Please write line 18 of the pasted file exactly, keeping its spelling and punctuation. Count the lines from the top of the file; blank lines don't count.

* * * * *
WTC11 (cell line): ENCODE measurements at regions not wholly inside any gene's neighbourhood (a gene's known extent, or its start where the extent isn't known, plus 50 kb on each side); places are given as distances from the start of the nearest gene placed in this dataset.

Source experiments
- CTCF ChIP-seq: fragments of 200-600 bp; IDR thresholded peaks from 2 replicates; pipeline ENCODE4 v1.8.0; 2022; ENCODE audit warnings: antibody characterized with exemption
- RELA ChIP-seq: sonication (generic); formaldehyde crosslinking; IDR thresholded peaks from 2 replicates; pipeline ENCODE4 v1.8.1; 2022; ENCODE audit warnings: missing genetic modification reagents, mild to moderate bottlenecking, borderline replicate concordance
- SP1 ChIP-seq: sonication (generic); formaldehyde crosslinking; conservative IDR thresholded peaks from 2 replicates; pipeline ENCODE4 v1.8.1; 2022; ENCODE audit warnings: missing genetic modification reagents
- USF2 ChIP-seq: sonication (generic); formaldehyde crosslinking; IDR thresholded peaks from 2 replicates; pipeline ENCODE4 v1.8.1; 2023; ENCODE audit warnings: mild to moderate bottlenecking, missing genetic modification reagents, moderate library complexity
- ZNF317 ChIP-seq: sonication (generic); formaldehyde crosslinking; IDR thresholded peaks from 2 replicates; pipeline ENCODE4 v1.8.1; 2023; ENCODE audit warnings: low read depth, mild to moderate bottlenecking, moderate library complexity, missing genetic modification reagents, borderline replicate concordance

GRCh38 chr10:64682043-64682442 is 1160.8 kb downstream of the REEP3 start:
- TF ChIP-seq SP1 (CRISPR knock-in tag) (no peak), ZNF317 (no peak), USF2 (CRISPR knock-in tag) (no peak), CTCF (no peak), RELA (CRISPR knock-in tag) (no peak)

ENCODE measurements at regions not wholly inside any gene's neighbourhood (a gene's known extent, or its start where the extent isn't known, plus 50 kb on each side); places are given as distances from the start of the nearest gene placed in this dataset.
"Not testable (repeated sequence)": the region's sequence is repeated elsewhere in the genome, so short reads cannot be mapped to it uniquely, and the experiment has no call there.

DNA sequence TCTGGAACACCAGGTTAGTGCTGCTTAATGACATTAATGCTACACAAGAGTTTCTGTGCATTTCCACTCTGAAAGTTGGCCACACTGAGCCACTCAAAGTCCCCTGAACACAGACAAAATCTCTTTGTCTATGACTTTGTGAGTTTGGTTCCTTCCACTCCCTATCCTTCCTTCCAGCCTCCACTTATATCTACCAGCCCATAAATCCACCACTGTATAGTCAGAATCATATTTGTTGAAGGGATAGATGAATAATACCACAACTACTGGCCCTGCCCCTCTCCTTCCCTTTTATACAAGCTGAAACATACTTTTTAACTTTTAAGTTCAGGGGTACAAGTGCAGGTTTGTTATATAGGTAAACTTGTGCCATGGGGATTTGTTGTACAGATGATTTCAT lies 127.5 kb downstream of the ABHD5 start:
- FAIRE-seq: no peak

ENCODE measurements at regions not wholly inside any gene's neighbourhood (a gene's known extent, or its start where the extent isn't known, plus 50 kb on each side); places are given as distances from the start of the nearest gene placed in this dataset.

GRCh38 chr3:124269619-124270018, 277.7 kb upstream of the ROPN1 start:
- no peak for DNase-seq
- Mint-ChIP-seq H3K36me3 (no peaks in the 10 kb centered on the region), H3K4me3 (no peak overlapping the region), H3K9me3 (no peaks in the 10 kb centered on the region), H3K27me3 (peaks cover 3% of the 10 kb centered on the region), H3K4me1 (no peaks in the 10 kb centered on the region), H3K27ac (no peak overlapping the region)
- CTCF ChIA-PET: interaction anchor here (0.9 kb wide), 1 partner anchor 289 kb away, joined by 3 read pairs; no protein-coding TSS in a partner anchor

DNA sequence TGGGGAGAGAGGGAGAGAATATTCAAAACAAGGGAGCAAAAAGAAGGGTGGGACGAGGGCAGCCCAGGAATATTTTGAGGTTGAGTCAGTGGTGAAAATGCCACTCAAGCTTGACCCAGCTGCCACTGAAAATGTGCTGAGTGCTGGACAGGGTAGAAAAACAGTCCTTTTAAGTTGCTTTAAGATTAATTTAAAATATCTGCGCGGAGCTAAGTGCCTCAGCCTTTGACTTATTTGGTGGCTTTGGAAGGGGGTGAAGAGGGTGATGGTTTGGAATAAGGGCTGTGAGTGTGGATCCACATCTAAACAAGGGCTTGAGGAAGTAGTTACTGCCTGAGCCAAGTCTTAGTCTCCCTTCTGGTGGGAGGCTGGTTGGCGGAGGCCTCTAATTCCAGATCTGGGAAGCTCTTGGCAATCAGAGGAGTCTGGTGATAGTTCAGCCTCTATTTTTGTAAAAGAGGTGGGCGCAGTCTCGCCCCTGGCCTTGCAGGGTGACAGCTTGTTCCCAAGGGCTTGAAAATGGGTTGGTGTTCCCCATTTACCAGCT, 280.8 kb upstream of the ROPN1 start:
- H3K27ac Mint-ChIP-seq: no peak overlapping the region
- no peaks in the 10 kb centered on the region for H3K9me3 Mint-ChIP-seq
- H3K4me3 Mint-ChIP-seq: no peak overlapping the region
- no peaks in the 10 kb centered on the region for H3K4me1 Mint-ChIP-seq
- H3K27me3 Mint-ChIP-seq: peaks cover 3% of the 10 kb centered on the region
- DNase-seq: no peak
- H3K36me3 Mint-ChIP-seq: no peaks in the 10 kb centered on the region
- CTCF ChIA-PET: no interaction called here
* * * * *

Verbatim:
- CTCF ChIA-PET: interaction anchor here (0.9 kb wide), 1 partner anchor 289 kb away, joined by 3 read pairs; no protein-coding TSS in a partner anchor